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Crunch Time

Dan Minor

Hope and Change

April 8, 2013

Hope and Change were very popular words just a few short years ago, and the premise behind them — when used in conjunction — was to have hope for the future and to change the status quo. Both were very noble thoughts, and my "hope" is that massive "change" will come to some of the reckless policies that our government has been engaged in. But I want to use the terms as they relate to our beloved furniture industry.

After many years of sales declines or very modest increases, I feel I could say very confidently that all members of our industry have a HOPE that things will get better, and that the economy will become a robust base for furniture as it was in the 90s and the first half of the 21st century's first decade. Each year it is said that things were soft and that we HOPE it will be better next year — this is a common theme in year-end meetings for manufacturers and retailers. The consumer is also HOPING that things will get better in our industry. She does not see our ads in the local newspaper each week, and when she happens to accidentally find our stores, she finds a sea of product with no identification tags — just a store logo and a price. The furniture buying experience is confusing, with too many options, unlimited fabric selections and very little in the form of recommendations for her specific needs. She then will go home, and in the comfort of her easy chair, open her IPAD, and begin shopping in the serenity of her own home without the confines of store hours. She will find a flash sales site or an uninspired e-commerce site. More and more, she will purchase something directly from that easy chair without the hassle of leaving her home.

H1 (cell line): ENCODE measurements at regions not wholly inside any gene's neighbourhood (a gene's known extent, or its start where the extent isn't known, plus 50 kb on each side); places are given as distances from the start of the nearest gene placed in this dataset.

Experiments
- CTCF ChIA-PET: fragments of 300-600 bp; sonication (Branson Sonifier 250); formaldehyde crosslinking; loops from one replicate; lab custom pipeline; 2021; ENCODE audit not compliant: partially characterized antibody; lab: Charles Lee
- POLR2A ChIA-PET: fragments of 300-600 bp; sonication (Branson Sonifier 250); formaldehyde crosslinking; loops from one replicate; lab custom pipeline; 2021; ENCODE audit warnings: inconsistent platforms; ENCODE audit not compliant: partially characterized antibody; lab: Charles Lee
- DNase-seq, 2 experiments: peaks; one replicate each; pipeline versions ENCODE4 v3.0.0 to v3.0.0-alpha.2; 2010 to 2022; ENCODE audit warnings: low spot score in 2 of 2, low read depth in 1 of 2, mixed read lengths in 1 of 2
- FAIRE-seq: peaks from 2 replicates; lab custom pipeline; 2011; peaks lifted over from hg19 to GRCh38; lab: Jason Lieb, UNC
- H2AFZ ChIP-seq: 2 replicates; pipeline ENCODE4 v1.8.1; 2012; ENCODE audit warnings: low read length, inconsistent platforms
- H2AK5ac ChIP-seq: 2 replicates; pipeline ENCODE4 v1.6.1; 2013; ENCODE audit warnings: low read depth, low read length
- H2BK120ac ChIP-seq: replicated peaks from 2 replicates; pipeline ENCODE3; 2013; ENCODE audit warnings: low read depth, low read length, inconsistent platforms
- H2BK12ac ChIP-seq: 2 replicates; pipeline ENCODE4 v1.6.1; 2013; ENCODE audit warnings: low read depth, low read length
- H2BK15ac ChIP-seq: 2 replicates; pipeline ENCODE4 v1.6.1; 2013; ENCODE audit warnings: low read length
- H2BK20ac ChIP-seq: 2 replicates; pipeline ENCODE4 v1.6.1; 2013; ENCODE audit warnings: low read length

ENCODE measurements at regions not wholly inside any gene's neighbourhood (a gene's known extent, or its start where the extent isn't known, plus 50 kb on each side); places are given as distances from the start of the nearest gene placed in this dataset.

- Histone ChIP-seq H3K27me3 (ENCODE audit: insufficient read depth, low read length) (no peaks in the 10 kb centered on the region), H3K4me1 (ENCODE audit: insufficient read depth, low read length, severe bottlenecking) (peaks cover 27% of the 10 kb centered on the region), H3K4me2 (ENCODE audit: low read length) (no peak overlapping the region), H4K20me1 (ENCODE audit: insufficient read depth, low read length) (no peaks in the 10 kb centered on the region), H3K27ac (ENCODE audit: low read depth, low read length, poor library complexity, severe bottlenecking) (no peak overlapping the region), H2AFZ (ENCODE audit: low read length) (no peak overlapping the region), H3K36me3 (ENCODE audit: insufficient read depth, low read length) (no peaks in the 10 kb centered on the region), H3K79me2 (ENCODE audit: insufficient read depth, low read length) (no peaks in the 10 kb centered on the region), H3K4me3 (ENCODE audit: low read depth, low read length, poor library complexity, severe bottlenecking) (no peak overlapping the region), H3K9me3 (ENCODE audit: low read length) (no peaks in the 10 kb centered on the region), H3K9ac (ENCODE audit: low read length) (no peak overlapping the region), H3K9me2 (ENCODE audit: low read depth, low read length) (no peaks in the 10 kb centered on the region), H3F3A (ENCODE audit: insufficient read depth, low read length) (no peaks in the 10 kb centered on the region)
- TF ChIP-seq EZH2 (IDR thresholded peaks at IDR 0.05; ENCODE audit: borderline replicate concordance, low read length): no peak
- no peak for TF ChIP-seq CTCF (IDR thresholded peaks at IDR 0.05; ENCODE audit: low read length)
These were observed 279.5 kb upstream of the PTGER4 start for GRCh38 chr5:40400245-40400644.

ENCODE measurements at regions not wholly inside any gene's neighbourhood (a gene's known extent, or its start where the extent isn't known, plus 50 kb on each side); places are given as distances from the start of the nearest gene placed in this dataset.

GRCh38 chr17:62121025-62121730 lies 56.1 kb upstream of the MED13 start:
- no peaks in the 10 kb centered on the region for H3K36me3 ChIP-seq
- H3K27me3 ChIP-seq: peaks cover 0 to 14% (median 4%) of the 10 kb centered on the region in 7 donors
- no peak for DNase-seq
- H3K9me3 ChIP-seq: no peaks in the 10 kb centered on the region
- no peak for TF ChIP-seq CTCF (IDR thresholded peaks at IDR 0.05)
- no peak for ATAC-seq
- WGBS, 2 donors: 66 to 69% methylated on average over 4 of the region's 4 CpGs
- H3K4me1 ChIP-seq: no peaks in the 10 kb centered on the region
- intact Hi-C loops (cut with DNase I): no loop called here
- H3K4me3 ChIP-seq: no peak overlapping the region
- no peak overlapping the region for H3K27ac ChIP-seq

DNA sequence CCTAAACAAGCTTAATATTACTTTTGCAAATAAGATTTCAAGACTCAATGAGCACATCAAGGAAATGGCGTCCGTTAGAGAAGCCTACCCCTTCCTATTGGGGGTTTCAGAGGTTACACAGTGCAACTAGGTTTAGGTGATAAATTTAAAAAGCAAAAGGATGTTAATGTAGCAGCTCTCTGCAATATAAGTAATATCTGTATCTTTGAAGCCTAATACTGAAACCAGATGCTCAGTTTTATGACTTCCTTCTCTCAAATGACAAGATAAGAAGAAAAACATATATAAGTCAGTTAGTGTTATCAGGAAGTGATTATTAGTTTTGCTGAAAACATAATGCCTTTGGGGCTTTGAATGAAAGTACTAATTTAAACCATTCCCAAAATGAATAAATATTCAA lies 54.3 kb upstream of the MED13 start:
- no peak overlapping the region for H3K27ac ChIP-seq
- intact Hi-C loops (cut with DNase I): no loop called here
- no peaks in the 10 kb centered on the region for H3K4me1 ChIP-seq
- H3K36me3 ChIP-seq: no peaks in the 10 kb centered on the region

This is not the CHANGE that manufacturers and retailers were HOPING for. But this is a very realistic view of how commerce is being done today in our industry. How do we CHANGE? We must as an industry embrace the way the consumer is shopping and offer her solutions to the pressing needs that she has. Manufacturers and Retailers must be there when she starts her buying process. They must be able to offer up solutions in the form of recommendations, when she is looking for help or suggestions. We must work together as an industry to change the way we are presenting ourselves in the most important part of this process. We must CHANGE how we view the Internet, and embrace the fact that we must be online and in front of her there, where she's shopping. Manufacturers and Retailers must select third party sources that will get your message to her, while not destroying the brick-and-mortar dealer and retailer relationships you've held for decades. We must have strict MAP policies in place that give her pricing transparency and level the playing field for all channels of retail. We can't HOPE for things to CHANGE. We must CHANGE and then EXPECT to see different results.